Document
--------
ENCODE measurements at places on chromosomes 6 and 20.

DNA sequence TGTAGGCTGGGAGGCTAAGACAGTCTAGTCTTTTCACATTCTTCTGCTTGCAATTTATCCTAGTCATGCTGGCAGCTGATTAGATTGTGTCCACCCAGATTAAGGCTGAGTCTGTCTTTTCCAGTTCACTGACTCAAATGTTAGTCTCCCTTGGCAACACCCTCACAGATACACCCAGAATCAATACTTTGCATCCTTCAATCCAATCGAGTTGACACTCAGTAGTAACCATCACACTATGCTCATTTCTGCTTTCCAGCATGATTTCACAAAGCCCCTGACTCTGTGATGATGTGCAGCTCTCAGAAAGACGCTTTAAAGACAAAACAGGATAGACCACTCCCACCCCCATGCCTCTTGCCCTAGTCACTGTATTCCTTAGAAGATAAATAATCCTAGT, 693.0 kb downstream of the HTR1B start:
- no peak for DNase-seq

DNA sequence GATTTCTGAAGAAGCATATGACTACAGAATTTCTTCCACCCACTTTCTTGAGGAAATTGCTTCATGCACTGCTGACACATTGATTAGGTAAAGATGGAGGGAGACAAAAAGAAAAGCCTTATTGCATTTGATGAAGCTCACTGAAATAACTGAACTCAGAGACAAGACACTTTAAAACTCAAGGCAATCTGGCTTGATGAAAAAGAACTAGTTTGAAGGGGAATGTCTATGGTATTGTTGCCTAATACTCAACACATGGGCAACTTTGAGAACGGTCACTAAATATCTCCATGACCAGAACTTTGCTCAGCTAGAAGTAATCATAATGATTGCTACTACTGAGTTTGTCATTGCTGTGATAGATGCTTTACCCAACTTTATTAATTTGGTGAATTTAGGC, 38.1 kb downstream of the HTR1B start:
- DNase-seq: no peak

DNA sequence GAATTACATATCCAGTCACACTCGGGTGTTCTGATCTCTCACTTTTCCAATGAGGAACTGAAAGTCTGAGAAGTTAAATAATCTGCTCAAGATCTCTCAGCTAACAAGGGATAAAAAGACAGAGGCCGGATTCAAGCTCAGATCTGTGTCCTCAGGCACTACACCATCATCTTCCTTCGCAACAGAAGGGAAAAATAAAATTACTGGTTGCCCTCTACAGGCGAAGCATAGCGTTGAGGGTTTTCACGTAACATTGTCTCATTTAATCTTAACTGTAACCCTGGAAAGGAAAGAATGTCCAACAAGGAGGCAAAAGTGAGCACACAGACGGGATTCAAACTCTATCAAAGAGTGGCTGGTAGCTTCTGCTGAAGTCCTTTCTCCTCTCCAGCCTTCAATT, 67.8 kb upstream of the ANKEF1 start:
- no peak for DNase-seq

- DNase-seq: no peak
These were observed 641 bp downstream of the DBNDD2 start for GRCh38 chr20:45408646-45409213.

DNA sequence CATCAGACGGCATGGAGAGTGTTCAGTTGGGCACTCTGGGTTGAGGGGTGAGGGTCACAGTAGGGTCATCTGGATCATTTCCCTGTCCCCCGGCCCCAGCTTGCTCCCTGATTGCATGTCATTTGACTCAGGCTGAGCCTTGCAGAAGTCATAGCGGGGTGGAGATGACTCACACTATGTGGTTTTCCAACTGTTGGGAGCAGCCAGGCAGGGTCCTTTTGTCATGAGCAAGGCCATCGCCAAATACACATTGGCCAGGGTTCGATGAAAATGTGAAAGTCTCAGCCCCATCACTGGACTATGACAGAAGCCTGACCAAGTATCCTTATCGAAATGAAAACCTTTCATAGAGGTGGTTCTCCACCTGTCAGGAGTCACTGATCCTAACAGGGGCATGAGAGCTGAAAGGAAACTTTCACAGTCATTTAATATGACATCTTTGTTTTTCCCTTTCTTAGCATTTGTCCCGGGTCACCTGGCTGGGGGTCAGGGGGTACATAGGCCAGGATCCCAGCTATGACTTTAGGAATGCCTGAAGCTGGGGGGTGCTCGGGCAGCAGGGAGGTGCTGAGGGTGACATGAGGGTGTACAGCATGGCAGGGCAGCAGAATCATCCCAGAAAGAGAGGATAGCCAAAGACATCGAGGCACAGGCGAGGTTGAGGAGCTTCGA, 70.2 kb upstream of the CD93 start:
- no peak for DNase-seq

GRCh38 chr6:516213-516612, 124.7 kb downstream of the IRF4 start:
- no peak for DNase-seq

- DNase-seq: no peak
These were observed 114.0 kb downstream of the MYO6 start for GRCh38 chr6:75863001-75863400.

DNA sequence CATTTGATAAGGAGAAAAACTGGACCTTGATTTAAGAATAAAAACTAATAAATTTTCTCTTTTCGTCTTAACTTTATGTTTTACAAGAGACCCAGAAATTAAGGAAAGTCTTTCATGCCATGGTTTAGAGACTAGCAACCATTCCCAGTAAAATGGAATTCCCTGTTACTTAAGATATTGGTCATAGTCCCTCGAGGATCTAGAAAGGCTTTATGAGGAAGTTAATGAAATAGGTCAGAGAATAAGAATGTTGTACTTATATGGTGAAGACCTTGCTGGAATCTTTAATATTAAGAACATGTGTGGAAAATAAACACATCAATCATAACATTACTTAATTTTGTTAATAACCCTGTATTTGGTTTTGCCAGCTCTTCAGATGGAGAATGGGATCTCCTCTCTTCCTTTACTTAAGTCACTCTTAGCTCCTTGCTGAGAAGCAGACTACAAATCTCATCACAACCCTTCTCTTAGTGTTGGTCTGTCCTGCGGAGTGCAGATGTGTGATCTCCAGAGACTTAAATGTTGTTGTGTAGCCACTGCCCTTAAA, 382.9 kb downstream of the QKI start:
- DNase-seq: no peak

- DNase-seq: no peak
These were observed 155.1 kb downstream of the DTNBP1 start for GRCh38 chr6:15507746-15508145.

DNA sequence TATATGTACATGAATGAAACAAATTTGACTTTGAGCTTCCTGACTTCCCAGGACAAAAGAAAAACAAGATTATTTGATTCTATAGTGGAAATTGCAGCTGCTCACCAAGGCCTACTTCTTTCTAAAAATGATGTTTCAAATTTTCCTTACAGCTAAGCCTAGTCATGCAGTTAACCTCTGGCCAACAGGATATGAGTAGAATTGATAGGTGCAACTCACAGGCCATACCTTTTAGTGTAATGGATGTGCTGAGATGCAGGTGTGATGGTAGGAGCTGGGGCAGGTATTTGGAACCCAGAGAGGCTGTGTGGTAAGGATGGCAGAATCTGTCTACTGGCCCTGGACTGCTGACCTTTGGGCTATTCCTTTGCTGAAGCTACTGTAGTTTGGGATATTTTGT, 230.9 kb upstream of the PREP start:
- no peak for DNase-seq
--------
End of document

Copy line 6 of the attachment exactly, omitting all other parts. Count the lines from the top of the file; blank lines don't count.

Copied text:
DNA sequence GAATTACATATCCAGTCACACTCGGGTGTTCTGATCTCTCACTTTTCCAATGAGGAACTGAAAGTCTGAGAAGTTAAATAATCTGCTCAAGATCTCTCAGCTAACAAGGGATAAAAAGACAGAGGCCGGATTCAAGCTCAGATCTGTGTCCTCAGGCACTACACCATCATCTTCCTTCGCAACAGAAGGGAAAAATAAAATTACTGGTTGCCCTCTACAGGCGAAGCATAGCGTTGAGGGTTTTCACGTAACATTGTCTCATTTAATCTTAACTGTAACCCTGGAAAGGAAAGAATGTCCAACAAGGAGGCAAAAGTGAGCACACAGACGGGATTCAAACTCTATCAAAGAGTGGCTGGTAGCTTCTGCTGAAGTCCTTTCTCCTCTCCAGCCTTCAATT, 67.8 kb upstream of the ANKEF1 start: